From the beginning of time, people have tried to understand aging and processes associated with the biology of aging. Many scientists believe that aging results from the repetitive damage caused to our body cells. The everyday metabolic activities that usually sustain our life but also create “metabolic stress”, which over time, results in damage to our bodies. Some of these metabolic activities result in the production of radicals and which may cause harmful damage to our body cells.
What are Free Radicals?
Atoms are stable when the orbitals in their shells are fully filled with electrons and each of them can only accommodate a maximum of two electrons or a pair of electrons. Atoms or molecules that have orbitals containing a single unpaired electron tend to be highly unstable, they are called Free Radicals. Free radicals may be formed when a covalent bond is broken such that each portion keeps its own share or they may be formed when an atom or molecule accepts a single electron transferred during an oxidation-reduction reaction.
How They Affect Us?
Free radicals may be harmful or may be beneficial but most are considered harmful. They affect us in various ways listed below.
- Free radicals are extremely reactive and capable of chemically altering many types of molecules, including proteins, nucleic acids, and lipids.
- They attack important macromolecules leading to cell damage and homeostatic disruption.
- Free radicals are said to be involved in many disorders linked with advancing age, including cancer, atherosclerosis, cataracts, and neurodegeneration.
- Some free radicals are also beneficial. For example, in our immune system, oxygen free radicals are used to destroy bacteria and other harmful organisms.
Who proposed their role in Aging Process?
In 1956, Denham Harman of University of Nebraska came up with his “free radical theory of aging”, he proposed that aging results from tissue damage caused by free radicals but was failed to generate significant interest. Then, in 1969, Joe McCord and Irwin Fridovich of Duke University discovered an enzyme, Superoxide Dismutase (SOD) whose sole function was the destruction of the superoxide radical (O2–). This discovery supported and complemented the theory that if the body has a mechanism exclusively for the destruction of free radicals then they might be harmful to our body systems.
Pieces of evidence:
- Studies of mutant bacteria and yeast that lack Superoxide Dismutase (SOD) enzyme revealed that these cells were not able to grow in the presence of oxygen due to the accumulation of oxygen free radicals in them.
- Similarly, mice that were lacking the mitochondrial version of the enzyme (SOD) were not able to survive more than a week or so after birth. While mice that were genetically engineered in order to produce huge levels of free radical destroying enzyme lived 20% longer than those lacking this enzyme.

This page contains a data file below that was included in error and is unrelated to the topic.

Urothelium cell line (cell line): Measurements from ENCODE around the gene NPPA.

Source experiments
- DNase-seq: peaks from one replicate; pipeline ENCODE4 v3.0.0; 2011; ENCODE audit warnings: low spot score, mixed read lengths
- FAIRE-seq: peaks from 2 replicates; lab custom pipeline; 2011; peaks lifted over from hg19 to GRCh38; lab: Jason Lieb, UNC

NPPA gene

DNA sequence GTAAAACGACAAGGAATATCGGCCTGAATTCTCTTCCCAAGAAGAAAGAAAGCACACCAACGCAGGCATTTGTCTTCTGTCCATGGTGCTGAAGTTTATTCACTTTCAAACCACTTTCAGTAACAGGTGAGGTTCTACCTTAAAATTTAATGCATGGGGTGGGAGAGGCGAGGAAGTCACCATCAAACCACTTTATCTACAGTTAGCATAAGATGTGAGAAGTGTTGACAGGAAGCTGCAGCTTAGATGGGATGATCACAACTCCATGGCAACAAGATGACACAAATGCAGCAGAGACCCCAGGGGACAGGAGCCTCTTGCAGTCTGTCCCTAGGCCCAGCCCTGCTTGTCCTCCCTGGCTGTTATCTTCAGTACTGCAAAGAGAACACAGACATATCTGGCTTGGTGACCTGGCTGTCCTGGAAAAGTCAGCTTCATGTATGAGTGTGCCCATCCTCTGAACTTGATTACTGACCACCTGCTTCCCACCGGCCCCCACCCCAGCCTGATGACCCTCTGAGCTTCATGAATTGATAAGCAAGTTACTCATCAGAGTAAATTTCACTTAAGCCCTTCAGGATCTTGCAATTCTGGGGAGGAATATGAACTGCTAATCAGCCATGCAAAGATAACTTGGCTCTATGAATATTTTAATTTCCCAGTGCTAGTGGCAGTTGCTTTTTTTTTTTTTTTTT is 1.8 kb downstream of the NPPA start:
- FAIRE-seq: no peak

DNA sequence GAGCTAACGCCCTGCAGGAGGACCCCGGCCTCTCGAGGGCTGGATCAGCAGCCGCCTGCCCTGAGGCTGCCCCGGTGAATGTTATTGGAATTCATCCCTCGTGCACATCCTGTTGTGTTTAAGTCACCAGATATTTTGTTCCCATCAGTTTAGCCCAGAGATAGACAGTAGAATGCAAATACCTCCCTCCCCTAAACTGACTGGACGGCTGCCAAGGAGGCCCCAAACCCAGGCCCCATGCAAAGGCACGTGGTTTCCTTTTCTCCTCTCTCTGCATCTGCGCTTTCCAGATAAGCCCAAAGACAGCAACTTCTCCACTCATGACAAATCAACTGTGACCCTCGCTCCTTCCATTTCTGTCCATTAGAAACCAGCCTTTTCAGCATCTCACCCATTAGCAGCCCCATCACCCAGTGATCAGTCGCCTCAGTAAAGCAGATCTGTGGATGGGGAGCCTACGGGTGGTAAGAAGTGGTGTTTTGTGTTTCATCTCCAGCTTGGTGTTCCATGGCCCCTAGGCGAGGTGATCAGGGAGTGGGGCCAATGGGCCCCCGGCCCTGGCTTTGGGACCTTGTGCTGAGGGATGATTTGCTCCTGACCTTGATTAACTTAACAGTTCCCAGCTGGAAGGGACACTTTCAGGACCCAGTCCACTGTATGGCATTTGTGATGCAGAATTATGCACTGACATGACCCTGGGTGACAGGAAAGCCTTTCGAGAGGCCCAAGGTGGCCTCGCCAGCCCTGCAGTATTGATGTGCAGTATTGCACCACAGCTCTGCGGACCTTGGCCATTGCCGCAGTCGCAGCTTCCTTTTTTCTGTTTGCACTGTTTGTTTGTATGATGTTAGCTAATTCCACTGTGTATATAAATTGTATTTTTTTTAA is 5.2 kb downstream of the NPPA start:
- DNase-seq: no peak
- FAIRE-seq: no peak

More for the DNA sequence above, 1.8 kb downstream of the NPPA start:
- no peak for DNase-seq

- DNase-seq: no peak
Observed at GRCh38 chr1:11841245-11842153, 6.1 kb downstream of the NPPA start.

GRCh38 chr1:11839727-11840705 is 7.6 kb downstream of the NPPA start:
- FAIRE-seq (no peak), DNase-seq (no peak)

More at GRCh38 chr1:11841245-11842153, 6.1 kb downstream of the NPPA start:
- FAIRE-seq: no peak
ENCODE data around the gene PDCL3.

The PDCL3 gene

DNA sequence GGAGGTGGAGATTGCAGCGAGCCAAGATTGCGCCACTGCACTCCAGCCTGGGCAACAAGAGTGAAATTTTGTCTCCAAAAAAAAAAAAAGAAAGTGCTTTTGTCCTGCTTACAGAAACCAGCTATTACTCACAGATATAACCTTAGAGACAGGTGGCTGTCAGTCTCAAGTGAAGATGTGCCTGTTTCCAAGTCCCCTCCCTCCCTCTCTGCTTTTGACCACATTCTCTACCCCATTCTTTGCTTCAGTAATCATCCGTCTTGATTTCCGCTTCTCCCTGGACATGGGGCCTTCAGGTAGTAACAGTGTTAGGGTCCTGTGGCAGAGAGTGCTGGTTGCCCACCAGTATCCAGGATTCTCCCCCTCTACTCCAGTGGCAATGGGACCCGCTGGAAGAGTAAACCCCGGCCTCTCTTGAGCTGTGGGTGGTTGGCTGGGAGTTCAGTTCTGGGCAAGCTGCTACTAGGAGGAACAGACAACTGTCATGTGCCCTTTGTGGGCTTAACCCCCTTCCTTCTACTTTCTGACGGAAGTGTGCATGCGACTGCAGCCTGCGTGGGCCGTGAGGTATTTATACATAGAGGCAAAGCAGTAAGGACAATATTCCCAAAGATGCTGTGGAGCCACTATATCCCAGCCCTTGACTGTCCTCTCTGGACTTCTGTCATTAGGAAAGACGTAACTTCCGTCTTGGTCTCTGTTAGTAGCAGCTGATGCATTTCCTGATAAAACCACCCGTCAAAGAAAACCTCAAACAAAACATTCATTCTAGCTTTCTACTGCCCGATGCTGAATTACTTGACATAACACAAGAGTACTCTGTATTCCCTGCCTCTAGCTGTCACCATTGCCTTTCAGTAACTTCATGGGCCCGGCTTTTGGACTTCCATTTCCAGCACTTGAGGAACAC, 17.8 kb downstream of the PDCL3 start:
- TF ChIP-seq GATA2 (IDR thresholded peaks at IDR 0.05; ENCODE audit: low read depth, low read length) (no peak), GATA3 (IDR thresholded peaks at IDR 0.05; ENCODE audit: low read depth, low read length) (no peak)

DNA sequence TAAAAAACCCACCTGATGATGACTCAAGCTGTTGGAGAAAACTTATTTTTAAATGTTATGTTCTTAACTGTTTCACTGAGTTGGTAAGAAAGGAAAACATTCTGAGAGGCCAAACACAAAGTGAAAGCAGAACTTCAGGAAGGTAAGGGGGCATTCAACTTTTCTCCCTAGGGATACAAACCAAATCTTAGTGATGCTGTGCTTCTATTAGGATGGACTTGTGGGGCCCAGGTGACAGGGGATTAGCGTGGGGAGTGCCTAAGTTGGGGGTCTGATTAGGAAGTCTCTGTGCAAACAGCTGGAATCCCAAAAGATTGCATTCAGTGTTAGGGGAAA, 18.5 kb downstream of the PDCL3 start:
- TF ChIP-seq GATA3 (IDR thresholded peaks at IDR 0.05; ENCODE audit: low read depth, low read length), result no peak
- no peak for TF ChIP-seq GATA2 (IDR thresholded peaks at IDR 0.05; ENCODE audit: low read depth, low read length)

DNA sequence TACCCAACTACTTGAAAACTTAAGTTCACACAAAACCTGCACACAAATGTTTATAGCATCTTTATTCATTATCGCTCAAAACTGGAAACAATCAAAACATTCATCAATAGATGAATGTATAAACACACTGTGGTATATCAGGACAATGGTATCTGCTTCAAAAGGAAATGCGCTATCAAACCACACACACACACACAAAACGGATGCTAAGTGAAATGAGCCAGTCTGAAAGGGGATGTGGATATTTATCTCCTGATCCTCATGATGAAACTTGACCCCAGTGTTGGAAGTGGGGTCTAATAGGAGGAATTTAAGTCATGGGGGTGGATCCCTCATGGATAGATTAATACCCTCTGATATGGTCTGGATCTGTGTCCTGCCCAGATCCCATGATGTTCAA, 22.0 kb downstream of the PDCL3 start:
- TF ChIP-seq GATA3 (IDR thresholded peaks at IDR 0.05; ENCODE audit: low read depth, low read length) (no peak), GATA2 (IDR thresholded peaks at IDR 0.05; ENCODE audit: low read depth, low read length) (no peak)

- NIA – supported researchers found that inserting extra copies of the SOD gene into fruit flies extended the average lifespan of fruit flies by as much as 30%.
How are they formed inside our Body?
Free radicals are derived from normal essential metabolic processes in the human body. Some examples of such processes that serve as a source of free radicals are those involved in the respiratory chain, in phagocytosis, in prostaglandins synthesis, and in the cytochrome P-450 system. However, a variety of environmental factors, including tobacco, smoke, sun exposure, air pollutants, and industrial chemicals can also produce them.
How is our body protected against free radicals?
Antioxidants are the substances that are able to destroy free radicals present inside our bodies. Common antioxidants found in the body include nutrients, such as, Vitamin E and C and beta-carotene (red colored pigment found in carrot), and also some enzymes that are produced naturally in cells, such as superoxide dismutase (SOD), catalase and glutathione peroxidase.
These antioxidants delay or inhibit cellular damage mainly through their free radical scavenging property of donating an electron to a free radical and thus neutralizing them by making them stable. They can safely interact with free radicals and terminate the chain reaction before vital molecules are damaged.
Why the role of free radicals in aging remains controversial till date?
In a new study published in Cell, researchers at McGill University in Canada have discovered that free radicals promote longevity instead of aging.
“People believe that free radicals are damaging and cause aging, but the so-called, “free radical theory of aging” is incorrect,” says Siegfried Hekimi, a professor in McGill’s department of biology, in a press release. He added that “We have turned this theory on its head by proving that free radicals actually combat – not cause – aging. In fact, in our model organism, we can elevate free radical generation and thus induce substantially longer life.”
He and his colleagues used a nematode worm Caenorhabditis elegans, an organism used widely in lab studies, but Hekimi believes that the finding will translate into higher organisms like mice and humans because these systems are so fundamental.
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- Yang, Wen, and Siegfried Hekimi. ‘A Mitochondrial Superoxide Signal Triggers Increased Longevity In Caenorhabditis Elegans’. PLoS Biology 8.12 (2010): e1000556. Web. 9 Nov. 2015.
- Yee C, Yang W, Hekimi S. The Intrinsic Apoptosis Pathway Mediates the Pro-Longevity Response to Mitochondrial ROS in C. elegans. Cell. 2014.
- Lobo, V. et al. “Free Radicals, Antioxidants, and Functional Foods: Impact on Human Health.” Pharmacognosy Reviews 4.8 (2010): 118–126. PMC. Web. 9 Nov. 2015.